President Obama’s chief counter-terrorism adviser, John Brennan, took to the airwaves on Sunday to ensure the American people that they are safe from terrorist attacks.
“We’re on the path to al-Qaida’s destruction,” he said on CNN’s State of the Union. “It’s a murderous organization that has killed many. …We are determined to make sure that organization is destroyed.”
This week marks the one-year anniversary of the United States’ assassination of al-Qaida leader Osama bin Laden, which was ordered by Obama.
Already, questions have surfaced as to whether Obama is playing politics with the issue, after his campaign aired an ad suggesting that presumptive Republican presidential nominee Mitt Romney might not have made the same decision. Brennan wouldn't go there.
“I don’t do politics. I’m not a Democrat. I’m not a Republican. What I know is that President Obama made the decision that in fact brought bin Laden to justice,” he said. It was a bold decision because much of the evidence about bin Laden’s presence in Pakistan was circumstantial, he added. Speaking on Fox News Sunday, he called it “a gutsy call.”
Brennan acknowledged on CNN that “we still have work to do” on the counter-terrorism front. He said the U.S. government is working closely with the Pakistan government to ferret out terrorist cells there, and also has a strong presence in Yemen.
“We have reduced significantly their ability to carry out attacks over the homeland,” Brenna said of al-Qaida. “We have taken apart their infrastructure.”
Brennan also wouldn’t be pinned down on when Guantanamo Bay might be closed, as Obama had promised at the beginning of his administration. “We've had some dealings with Congress, and Congress has not made this easy,” he said “I’m hoping one day the people in Guantanamo will no longer be there.”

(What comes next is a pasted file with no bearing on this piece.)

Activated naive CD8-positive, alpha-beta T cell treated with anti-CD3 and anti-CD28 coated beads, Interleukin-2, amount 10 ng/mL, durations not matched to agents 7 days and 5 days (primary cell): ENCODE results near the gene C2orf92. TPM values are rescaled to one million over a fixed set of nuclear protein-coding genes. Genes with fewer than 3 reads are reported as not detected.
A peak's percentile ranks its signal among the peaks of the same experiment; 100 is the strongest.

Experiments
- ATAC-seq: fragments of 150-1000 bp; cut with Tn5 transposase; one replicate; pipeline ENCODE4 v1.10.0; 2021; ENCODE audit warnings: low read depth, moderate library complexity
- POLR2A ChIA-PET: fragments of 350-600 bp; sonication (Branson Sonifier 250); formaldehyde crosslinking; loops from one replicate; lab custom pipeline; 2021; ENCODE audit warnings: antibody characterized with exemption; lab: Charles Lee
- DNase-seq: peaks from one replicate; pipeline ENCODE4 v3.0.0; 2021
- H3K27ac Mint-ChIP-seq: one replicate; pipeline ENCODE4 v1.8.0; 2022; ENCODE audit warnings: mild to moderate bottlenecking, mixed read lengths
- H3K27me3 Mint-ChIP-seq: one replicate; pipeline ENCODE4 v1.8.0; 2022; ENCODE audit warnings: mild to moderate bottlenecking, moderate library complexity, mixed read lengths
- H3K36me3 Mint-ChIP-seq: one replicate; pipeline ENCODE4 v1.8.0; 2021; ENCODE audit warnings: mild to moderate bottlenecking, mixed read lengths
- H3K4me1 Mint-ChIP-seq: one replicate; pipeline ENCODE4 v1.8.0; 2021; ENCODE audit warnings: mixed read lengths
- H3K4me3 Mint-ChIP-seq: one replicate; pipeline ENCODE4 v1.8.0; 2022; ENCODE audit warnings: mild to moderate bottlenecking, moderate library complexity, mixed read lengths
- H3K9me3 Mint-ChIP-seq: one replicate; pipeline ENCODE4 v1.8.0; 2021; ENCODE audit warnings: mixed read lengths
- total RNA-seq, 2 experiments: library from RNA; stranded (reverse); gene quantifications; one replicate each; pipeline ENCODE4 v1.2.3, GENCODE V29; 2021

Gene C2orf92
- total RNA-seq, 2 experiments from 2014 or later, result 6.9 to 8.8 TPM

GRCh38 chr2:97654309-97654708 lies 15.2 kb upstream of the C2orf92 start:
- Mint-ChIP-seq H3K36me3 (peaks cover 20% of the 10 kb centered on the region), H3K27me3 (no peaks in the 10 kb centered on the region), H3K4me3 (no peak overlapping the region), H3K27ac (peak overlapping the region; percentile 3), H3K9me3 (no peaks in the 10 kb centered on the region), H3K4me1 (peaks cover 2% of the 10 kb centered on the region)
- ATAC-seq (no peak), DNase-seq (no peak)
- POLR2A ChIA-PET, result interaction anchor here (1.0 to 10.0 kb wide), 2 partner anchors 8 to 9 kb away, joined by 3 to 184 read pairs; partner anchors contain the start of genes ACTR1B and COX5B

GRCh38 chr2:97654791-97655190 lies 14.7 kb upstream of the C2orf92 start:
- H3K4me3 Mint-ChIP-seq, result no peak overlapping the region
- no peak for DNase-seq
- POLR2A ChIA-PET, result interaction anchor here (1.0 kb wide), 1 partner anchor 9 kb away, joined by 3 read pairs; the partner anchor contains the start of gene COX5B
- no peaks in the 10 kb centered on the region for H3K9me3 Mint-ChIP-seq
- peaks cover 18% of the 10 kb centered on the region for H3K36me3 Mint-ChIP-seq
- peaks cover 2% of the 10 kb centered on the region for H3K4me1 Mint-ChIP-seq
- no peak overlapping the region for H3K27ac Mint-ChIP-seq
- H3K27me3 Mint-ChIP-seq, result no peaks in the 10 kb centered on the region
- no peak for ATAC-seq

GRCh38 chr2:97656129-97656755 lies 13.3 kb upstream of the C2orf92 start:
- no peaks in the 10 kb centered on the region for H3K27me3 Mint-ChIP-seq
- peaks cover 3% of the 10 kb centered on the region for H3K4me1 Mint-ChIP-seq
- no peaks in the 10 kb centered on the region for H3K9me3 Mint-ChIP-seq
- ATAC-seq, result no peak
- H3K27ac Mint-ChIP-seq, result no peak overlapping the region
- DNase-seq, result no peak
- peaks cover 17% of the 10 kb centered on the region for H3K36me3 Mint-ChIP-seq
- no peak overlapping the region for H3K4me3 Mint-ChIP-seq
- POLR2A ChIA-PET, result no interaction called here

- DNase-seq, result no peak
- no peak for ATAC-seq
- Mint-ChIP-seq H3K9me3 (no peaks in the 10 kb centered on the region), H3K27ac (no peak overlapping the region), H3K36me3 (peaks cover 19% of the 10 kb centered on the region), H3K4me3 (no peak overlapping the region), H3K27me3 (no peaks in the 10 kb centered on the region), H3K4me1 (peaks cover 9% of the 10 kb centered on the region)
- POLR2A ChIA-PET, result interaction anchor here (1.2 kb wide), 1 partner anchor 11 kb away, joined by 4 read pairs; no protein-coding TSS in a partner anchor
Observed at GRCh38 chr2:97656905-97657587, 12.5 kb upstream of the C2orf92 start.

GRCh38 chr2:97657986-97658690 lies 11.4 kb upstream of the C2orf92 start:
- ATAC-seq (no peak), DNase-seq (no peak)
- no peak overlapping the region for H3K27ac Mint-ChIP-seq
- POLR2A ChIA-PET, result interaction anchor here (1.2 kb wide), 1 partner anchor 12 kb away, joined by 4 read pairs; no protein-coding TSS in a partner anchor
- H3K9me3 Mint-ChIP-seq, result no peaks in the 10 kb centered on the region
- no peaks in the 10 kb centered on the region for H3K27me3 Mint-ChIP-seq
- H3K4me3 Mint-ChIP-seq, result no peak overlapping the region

CNN host Candy Crowley waited until the end of the interview to ask about the Secret Service and whether the recent scandal signals to terrorists that they have a new way to get to the president.
Brennan said the White House took speedy action to address the incident, in which several Secret Service officers allegedly solicited the company of ladies for pay. (Obama joked at the White House Correspondents Association dinner on Saturday that he had to get the Secret Service home for their new curfew.)
“I think it’s demonstration to the world that we’re going to take the corrective actions,” Brennan said. “There are not going to be ways to penetrate that security that surrounds the president.”
Brennan said of Fox that though his team has received “no credible reporting” that there’s a retaliatory plot in the works surrounding the anniversary of bin Laden’s death, they’ll be on high alert.
“We are not going to let down our guard and we are going to stay extra vigilant, in fact, during this period of time,” he said.
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